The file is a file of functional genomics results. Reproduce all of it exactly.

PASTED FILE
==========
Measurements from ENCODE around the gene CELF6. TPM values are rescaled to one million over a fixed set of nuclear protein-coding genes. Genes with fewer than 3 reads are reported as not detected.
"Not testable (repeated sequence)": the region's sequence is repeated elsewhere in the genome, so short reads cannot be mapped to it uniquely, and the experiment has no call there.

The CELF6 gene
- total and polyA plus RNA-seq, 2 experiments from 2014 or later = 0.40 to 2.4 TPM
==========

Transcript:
Measurements from ENCODE around the gene CELF6. TPM values are rescaled to one million over a fixed set of nuclear protein-coding genes. Genes with fewer than 3 reads are reported as not detected.
"Not testable (repeated sequence)": the region's sequence is repeated elsewhere in the genome, so short reads cannot be mapped to it uniquely, and the experiment has no call there.

The CELF6 gene
- total and polyA plus RNA-seq, 2 experiments from 2014 or later = 0.40 to 2.4 TPM